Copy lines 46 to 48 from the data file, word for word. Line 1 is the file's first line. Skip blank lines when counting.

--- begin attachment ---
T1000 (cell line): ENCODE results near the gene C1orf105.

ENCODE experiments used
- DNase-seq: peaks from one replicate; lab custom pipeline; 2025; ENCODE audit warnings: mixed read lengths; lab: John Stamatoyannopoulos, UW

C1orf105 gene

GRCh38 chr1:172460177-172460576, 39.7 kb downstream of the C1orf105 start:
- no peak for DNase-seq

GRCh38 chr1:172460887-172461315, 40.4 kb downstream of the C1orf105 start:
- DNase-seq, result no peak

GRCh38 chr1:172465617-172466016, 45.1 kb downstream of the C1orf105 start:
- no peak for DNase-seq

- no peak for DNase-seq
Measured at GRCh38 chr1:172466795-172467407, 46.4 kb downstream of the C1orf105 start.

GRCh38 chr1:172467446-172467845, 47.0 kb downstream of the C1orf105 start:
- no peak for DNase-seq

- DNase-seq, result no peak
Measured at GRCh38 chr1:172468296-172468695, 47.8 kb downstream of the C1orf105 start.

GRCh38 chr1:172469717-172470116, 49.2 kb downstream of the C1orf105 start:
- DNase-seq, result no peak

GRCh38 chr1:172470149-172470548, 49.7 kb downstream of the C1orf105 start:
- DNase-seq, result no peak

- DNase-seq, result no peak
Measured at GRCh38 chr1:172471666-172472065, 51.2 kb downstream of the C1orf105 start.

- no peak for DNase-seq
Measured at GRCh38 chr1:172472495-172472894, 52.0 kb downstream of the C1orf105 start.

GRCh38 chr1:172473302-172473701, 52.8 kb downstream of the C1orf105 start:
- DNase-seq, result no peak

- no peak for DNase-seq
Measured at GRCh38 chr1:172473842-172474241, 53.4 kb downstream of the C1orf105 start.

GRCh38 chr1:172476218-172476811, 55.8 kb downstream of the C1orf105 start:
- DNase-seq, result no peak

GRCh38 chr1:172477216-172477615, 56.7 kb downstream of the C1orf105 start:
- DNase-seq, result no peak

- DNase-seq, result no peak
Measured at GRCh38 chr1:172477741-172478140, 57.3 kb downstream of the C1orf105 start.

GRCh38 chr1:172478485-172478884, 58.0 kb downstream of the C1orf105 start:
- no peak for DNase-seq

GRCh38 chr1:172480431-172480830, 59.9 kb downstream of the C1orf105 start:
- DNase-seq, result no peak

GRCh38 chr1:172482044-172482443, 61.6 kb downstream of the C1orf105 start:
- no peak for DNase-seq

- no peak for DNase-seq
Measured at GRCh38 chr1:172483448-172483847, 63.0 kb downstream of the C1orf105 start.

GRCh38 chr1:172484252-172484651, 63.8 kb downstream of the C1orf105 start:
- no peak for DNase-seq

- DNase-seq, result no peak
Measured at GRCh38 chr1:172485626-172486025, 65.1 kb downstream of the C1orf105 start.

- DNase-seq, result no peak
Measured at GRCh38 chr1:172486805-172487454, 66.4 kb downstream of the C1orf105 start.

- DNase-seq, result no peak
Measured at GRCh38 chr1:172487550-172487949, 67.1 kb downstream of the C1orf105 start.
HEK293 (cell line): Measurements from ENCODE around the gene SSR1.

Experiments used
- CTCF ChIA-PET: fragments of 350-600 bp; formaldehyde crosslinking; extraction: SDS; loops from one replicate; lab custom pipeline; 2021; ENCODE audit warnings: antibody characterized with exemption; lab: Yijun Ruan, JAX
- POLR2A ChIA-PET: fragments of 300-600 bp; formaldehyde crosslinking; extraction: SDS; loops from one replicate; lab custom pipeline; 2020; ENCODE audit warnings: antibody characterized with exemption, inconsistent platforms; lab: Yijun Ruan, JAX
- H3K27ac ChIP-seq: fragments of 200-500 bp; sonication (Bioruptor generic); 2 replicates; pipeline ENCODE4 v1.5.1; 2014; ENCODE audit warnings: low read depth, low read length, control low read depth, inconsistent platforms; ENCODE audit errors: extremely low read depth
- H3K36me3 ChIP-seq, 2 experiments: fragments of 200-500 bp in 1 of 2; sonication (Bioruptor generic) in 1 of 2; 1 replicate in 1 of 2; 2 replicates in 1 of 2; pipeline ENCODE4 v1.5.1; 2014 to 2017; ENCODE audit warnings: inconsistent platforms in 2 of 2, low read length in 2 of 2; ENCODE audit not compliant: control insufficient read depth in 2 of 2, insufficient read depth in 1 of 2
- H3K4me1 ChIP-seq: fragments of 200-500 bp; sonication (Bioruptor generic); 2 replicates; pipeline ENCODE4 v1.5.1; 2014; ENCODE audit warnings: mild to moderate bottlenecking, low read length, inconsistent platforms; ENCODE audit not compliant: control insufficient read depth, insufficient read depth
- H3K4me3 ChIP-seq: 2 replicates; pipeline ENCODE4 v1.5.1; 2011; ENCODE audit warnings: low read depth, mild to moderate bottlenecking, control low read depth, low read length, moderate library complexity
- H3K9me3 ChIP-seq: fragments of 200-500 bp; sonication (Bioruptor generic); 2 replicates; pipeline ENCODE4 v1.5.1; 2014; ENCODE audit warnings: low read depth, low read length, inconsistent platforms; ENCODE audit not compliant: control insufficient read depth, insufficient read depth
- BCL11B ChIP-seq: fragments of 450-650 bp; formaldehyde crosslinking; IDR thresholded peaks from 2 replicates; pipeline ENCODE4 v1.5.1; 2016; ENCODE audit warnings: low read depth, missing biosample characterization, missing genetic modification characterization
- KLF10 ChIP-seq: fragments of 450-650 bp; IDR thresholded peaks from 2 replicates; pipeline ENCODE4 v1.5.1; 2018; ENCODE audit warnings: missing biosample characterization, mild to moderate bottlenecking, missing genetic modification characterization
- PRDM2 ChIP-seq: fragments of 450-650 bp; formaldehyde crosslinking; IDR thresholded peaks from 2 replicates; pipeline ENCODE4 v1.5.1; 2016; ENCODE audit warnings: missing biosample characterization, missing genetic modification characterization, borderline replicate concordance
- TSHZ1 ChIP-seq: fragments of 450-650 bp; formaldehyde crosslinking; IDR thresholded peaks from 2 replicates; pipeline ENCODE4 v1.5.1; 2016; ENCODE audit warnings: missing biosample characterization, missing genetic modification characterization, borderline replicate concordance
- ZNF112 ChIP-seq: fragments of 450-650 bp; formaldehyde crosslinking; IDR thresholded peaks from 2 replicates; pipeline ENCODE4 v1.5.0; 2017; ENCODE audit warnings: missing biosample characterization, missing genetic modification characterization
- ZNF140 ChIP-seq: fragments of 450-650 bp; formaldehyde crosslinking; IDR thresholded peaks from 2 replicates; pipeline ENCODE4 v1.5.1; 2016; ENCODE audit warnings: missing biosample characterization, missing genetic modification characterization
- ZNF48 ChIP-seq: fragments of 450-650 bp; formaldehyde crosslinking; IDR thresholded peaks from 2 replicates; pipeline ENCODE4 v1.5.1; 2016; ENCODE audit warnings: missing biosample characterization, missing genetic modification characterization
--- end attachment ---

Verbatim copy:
Measured at GRCh38 chr1:172485626-172486025, 65.1 kb downstream of the C1orf105 start.

- DNase-seq, result no peak
Measured at GRCh38 chr1:172486805-172487454, 66.4 kb downstream of the C1orf105 start.